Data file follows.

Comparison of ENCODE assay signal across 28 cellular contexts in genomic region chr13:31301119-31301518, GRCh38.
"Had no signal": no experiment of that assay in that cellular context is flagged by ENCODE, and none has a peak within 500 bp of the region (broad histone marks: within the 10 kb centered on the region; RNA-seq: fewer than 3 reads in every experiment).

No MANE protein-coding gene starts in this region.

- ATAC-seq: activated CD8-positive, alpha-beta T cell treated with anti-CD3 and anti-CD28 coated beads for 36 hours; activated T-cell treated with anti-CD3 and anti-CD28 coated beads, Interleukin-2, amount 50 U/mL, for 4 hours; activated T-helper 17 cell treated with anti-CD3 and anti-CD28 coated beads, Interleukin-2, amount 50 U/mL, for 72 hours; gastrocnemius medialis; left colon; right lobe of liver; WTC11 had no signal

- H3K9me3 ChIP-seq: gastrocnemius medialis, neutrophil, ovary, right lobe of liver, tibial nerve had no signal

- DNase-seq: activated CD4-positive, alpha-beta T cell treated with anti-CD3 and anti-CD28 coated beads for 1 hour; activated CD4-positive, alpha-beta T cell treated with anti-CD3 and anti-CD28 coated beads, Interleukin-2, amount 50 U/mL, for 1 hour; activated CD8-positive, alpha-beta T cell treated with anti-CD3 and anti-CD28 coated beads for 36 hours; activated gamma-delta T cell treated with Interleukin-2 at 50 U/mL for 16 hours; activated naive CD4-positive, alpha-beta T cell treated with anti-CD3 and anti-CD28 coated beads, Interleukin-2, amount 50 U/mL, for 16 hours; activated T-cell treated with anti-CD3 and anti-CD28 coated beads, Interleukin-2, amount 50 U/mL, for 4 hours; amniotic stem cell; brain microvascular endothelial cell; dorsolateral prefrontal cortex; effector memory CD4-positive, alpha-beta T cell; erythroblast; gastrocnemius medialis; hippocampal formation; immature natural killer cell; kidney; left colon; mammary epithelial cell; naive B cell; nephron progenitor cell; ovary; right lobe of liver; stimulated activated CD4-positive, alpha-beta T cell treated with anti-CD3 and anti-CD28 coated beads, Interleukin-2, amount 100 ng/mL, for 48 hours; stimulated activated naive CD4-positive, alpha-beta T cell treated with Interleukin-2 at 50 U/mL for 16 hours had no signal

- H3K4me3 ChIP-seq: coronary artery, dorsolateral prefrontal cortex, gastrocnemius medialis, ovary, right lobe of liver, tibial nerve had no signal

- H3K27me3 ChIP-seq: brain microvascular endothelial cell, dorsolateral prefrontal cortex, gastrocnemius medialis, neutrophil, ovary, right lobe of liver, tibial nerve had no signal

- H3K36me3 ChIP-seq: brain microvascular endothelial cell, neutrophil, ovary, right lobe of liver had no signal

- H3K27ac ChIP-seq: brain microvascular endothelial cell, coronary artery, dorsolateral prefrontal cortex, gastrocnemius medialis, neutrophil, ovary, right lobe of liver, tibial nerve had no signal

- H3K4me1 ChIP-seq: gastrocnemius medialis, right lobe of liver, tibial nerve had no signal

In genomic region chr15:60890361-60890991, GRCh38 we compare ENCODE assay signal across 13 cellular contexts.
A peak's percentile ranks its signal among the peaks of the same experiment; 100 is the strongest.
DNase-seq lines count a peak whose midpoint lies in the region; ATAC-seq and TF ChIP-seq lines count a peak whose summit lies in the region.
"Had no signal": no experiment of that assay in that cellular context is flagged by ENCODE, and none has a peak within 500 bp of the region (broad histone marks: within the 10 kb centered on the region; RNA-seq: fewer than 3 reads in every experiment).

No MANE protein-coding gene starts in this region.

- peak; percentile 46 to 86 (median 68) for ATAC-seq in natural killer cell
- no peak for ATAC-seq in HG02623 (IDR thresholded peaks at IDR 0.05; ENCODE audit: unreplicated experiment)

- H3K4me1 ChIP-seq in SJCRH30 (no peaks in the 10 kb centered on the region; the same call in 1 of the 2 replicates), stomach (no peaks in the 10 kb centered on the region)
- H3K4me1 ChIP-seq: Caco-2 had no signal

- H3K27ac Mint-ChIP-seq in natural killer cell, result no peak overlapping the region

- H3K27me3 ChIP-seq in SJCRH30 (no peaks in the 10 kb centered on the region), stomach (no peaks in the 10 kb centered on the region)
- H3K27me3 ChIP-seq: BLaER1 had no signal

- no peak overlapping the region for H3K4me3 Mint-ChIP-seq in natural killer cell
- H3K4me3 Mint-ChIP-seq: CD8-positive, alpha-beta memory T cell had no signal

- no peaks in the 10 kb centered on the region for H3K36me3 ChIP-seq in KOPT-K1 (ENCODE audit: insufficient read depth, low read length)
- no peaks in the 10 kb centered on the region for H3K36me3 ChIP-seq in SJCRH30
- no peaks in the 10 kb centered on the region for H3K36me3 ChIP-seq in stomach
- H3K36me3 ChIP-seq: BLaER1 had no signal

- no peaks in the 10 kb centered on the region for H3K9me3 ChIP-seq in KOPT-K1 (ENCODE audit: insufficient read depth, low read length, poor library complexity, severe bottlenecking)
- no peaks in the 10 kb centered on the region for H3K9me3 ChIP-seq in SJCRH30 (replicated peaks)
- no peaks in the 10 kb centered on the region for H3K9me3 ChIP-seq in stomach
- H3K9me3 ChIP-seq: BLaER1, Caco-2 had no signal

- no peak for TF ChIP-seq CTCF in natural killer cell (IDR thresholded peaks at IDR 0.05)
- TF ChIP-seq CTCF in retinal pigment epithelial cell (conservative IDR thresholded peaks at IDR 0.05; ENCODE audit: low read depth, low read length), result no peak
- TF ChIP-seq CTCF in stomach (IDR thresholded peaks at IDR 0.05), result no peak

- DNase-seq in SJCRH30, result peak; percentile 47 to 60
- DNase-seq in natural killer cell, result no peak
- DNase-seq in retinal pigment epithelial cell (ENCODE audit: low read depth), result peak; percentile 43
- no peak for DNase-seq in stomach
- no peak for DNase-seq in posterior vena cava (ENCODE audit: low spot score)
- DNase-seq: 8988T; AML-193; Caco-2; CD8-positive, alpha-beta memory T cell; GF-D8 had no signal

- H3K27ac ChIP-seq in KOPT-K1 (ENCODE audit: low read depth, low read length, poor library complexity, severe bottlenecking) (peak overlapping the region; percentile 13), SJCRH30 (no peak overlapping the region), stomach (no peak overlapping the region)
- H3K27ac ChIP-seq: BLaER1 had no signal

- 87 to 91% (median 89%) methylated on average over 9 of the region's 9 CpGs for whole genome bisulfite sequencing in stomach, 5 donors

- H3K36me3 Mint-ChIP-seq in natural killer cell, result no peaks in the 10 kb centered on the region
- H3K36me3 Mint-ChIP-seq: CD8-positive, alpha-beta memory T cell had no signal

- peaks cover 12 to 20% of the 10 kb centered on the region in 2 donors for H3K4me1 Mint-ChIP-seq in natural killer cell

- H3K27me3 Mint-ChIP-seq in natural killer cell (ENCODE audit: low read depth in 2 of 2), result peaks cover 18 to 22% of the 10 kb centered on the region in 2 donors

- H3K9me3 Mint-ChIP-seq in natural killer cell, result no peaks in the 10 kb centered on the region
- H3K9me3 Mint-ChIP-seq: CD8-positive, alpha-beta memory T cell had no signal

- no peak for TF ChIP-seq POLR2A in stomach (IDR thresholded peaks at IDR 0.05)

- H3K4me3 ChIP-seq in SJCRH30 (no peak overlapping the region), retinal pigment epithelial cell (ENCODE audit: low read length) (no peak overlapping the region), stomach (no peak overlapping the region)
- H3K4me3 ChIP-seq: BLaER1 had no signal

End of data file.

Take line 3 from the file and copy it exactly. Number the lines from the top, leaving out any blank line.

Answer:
No MANE protein-coding gene starts in this region.